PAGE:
In one of the first speeches after his appointment, Tedros Ghebreyesus, the WHO Director-General, noted that ‘in an interconnected world, we are only as strong as our weakest link.’ No country is safe if disease transmission is active in some parts of the world. COVID-19 hit the wealthiest countries hard, with effects far beyond health, while some middle- and lower middle-income countries managed to get their situations under control. In addition to the levels of pandemic preparedness, the disparities reflect the characteristics of the various health systems, such as emphasis on primary health care, extent of public funding for health care, public-private mix in healthcare delivery and adequacy of human resources in health. COVID-19 is confirming the importance of community engagement and ownership, and informed and community-supported self-directed health and hygiene behaviours of each individual in controlling the pandemic. ‘Solidarity’ has become a symbol of the COVID-19 response – from the global level and down to the grassroots. One remarkable achievement has been demonstrated in healthcare facilities. To save lives when the flood of patients was overwhelming hospitals and ICUs, national and international aid teams were sent – either voluntarily or through their organizations -- to create and maintain surge capacity.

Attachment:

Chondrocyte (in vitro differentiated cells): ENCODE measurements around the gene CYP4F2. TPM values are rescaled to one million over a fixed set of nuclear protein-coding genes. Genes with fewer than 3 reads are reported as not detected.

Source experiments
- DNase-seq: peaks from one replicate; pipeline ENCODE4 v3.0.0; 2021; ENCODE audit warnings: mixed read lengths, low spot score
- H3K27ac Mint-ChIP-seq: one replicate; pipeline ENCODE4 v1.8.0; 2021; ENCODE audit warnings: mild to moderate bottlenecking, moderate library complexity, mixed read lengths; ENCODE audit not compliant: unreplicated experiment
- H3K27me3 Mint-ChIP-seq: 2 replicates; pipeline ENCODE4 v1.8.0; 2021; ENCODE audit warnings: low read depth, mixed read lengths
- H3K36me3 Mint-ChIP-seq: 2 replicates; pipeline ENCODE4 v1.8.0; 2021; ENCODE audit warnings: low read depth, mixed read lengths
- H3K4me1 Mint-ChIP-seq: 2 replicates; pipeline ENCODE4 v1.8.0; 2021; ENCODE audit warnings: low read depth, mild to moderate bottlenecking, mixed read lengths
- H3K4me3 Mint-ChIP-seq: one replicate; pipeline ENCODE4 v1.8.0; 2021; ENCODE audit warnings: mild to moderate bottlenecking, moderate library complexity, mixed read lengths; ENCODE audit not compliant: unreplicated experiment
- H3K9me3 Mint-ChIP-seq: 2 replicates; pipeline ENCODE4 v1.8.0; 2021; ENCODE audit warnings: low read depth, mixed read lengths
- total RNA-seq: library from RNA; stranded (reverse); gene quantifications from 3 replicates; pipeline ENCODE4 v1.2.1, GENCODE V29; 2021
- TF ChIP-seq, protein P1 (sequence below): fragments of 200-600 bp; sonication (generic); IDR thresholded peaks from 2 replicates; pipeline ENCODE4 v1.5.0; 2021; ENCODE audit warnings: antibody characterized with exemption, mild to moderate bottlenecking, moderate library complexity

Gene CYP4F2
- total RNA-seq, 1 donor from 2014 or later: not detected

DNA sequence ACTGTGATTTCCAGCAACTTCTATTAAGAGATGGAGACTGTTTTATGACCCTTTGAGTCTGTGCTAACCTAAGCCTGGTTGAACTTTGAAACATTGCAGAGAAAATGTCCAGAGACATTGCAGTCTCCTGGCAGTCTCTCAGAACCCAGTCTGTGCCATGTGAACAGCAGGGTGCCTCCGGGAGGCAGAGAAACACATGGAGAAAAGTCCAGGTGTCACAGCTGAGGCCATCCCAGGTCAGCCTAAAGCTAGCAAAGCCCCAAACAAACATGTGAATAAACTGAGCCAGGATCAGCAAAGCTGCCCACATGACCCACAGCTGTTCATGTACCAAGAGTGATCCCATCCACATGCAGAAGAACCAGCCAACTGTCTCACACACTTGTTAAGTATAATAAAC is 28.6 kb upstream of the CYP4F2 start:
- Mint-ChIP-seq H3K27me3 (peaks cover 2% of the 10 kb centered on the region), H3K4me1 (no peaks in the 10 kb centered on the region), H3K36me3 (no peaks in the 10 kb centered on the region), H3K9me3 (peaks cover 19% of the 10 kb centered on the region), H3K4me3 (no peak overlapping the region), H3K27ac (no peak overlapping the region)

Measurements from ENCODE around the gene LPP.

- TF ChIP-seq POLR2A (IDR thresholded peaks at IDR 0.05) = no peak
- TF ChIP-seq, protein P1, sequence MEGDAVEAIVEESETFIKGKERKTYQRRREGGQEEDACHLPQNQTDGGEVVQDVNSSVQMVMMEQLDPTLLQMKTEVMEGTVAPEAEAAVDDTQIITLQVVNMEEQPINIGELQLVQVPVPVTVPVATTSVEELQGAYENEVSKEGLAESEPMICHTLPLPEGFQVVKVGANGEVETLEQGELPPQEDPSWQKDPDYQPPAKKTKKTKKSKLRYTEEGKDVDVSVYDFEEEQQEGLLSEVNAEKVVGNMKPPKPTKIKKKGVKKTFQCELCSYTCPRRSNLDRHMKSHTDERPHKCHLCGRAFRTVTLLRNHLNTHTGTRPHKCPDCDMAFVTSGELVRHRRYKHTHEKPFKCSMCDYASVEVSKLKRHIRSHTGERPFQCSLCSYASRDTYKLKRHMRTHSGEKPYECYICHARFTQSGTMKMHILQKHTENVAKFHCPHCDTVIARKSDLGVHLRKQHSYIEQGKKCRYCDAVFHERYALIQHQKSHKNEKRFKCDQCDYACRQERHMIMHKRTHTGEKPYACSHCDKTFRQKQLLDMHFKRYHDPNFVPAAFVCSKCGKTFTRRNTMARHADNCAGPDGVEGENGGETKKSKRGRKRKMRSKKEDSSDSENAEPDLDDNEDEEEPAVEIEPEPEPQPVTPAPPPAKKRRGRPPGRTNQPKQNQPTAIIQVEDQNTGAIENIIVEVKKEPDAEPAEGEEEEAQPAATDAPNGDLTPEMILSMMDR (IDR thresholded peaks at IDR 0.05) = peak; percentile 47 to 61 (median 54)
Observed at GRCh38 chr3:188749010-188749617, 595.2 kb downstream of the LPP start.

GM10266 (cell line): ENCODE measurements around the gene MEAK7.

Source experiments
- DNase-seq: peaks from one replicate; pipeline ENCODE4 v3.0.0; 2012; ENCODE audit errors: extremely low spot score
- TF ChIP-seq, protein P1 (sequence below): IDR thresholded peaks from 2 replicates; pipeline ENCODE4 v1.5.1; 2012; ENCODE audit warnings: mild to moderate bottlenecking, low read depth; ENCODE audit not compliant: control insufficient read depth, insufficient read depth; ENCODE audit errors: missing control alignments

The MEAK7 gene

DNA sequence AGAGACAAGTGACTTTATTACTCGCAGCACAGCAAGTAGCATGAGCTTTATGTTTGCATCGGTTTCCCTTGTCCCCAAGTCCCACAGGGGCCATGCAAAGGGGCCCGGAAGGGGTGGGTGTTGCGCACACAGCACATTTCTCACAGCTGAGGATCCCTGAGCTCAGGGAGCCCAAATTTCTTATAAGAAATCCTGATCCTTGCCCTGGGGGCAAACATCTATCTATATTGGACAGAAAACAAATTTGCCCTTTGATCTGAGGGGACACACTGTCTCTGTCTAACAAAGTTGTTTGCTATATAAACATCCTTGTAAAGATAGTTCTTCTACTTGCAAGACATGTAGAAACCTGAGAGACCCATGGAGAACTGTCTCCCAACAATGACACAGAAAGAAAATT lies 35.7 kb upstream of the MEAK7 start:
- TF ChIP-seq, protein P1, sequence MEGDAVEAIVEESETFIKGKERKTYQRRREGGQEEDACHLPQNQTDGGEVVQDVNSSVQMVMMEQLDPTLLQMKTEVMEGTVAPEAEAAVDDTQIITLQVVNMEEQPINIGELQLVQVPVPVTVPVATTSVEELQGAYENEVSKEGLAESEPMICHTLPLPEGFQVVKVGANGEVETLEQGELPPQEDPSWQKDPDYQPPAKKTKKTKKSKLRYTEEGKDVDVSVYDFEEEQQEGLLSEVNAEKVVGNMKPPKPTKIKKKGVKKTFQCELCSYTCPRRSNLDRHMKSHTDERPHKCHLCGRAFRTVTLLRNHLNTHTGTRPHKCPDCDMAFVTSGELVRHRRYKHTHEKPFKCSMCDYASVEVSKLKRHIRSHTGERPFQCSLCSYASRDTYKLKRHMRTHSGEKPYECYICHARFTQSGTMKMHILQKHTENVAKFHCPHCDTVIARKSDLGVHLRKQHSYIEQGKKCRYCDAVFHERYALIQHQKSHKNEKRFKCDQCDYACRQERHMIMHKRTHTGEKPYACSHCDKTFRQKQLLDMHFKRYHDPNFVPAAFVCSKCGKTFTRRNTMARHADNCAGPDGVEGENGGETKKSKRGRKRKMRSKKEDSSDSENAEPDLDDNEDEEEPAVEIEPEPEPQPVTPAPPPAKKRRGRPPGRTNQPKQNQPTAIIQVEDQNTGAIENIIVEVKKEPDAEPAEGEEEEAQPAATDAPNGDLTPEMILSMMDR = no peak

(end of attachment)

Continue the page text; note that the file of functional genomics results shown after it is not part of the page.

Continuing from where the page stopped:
Now that some countries have successfully managed to bring the first wave of COVID-19 under control, it is time to take an early look back and consider what could have been done differently to improve outcomes in all countries. In advance of COVID-19, a series of infectious threats --SARS, highly pathogenic avian influenza virus infection, MERS, and the first pandemic of the century, 2009 H1N1 influenza – had already established a pattern of potential but imminent pandemic emergence, and adoption of IHR(2005) by all Member States should have pushed development of core capacities for detection, reporting, and mitigation to the top of the priority list for national and international leaders and their communities. However, countries have often failed to deliver on this mandate due to other pressing priorities and, notably, a lack of financial commitment: response overrides preparedness. How did these lapses affect countries’ readiness for and response to COVID-19?
Webinar sessions under sub-theme 1 have addressed lessons learned so far in key areas such as governance, communication, socio-economic impact and readiness/preparedness of countries. Chairs of each webinars will discuss about the outcomes or their sessions and build together a framework to better manage future pandemics. The analytical framework will comprise a list of lessons learned and key actionable recommendations, translating collective experience into action.
Head of Secretariat, Global Preparedness Monitoring Board
World Health Organization
Chair of the International Advisory Board
Global Health Centre, the Graduate Institute of International and Development Studies
Director, HIV, Health and Development Group
United Nations Development Programme